- What other names is Ivy Gourd known by?
- What is Ivy Gourd?
- How does Ivy Gourd work?
- Are there safety concerns?
- Are there any interactions with medications?
- Dosing considerations for Ivy Gourd.
Calabacita, Calabaza Hiedra, Coccinia cordifolia, Coccinia grandis, Coccinia indica, Coccinia Índica, Courge Écarlate, Kovai, Little Gourd, Tela Kucha, Tindola.
Ivy gourd is a plant. The leaves, root, and fruit are used to make medicine.
Some people apply ivy gourd leaves directly to the skin for wounds.
Ivy gourd fruit and leaves are used as a vegetable in India and other Asian countries.
Possibly Effective for...
Insufficient Evidence to Rate Effectiveness for...
Ivy gourd contains chemicals that may reduce blood sugar levels.
Ivy gourd is POSSIBLY SAFE for most people when taken by mouth for up to 6 weeks. There isn't enough information to know if ivy gourd is safe for longer-term use.
Special Precautions & Warnings:Pregnancy and breast-feeding: There is not enough reliable information about the safety of taking ivy gourd if you are pregnant or breast-feeding. Stay on the safe side and avoid use.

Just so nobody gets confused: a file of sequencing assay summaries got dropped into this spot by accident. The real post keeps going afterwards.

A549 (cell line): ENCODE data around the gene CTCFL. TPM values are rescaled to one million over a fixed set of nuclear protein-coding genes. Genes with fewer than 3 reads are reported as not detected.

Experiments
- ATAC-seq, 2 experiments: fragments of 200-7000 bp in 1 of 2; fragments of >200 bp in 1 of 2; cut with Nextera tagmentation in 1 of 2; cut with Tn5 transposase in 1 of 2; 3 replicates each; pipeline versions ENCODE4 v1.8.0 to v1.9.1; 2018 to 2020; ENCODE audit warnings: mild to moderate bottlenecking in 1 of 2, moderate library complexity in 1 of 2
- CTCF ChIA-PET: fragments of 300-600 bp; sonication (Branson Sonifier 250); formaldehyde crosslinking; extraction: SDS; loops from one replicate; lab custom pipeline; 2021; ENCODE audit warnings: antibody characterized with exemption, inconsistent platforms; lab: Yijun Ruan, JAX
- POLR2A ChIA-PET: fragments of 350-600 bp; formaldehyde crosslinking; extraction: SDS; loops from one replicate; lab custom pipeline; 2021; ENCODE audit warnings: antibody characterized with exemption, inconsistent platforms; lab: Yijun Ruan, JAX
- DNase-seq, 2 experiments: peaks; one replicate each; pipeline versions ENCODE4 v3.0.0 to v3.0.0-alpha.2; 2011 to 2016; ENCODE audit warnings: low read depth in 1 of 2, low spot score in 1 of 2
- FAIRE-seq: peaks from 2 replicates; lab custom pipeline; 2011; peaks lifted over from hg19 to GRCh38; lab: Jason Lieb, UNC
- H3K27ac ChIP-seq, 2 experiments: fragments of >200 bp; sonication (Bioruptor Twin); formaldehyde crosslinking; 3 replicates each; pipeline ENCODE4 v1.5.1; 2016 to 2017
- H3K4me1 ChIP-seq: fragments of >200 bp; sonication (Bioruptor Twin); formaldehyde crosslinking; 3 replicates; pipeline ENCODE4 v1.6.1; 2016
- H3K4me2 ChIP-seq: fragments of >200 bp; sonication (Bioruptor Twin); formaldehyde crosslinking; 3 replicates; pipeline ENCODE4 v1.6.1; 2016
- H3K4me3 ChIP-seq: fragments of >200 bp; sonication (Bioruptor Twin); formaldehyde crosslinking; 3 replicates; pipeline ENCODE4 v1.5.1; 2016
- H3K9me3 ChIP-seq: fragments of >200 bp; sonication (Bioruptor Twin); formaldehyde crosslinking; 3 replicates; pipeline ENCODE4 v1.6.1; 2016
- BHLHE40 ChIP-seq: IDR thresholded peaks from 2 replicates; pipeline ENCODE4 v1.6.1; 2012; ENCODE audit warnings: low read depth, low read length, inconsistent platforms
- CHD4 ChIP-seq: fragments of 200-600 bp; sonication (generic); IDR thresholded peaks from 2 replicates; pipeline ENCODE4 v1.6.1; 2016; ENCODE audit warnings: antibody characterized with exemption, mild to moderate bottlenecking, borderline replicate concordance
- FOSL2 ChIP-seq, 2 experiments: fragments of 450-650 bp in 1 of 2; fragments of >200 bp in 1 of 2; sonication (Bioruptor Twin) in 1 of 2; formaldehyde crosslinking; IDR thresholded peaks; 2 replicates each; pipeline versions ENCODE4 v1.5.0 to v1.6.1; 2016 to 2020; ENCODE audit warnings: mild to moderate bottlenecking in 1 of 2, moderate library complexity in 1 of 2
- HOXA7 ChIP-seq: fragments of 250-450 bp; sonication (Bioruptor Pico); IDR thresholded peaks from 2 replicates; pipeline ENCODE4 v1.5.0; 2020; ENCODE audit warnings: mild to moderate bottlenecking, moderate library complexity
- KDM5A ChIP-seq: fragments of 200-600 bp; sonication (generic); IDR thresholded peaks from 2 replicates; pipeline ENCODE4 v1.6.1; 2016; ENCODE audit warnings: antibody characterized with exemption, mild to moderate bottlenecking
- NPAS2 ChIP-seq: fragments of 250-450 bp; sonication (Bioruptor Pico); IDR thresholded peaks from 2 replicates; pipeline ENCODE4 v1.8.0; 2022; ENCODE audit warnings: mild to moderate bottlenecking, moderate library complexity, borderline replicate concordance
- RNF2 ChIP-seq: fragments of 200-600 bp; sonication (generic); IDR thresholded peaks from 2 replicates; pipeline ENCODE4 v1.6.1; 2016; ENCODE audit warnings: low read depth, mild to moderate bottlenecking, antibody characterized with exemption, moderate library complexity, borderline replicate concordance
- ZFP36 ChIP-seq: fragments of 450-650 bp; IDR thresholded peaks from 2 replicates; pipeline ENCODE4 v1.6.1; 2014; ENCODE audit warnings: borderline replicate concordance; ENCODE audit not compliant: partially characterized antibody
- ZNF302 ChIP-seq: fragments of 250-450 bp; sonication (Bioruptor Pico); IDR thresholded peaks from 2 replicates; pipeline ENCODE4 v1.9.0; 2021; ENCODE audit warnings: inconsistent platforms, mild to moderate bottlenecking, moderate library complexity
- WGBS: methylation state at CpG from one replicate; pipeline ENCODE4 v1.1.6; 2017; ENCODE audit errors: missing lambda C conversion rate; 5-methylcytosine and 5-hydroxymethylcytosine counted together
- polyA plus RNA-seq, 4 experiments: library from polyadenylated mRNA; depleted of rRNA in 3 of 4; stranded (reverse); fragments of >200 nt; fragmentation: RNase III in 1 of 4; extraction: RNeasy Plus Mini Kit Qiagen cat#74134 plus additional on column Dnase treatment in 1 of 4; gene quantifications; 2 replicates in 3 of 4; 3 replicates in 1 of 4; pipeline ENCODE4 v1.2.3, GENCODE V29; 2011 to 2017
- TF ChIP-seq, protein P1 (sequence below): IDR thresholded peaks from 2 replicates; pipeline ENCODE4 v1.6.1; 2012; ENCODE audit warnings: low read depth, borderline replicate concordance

Diabetes: Ivy gourd might lower blood sugar. If you have diabetes and use ivy gourd, check your blood sugar carefully.
Surgery: Ivy gourd might lower blood sugar. There is some concern it might interfere with blood sugar control during and after surgery. Stop using ivy gourd at least 2 weeks before a scheduled surgery.
Medications for diabetes (Antidiabetes drugs)Interaction Rating: Moderate Be cautious with this combination.Talk with your health provider.
Ivy gourd might lower blood sugar levels. Diabetes medications are also used to lower blood sugar. Taking ivy gourd along with diabetes medications might cause your blood sugar to be too low. Monitor your blood sugar closely. The dose of your diabetes medication might need to be changed.
Some medications used for diabetes include glimepiride (Amaryl), glyburide (Diabeta, Glynase PresTab, Micronase), insulin, pioglitazone (Actos), rosiglitazone (Avandia), chlorpropamide (Diabinese), glipizide (Glucotrol), tolbutamide (Orinase), and others.
The appropriate dose of ivy gourd depends on several factors such as the user's age, health, and several other conditions. At this time there is not enough scientific information to determine an appropriate range of doses for ivy gourd. Keep in mind that natural products are not always necessarily safe and dosages can be important. Be sure to follow relevant directions on product labels and consult your pharmacist or physician or other healthcare professional before using.
Natural Medicines Comprehensive Database rates effectiveness based on scientific evidence according to the following scale: Effective, Likely Effective, Possibly Effective, Possibly Ineffective, Likely Ineffective, and Insufficient Evidence to Rate (detailed description of each of the ratings).
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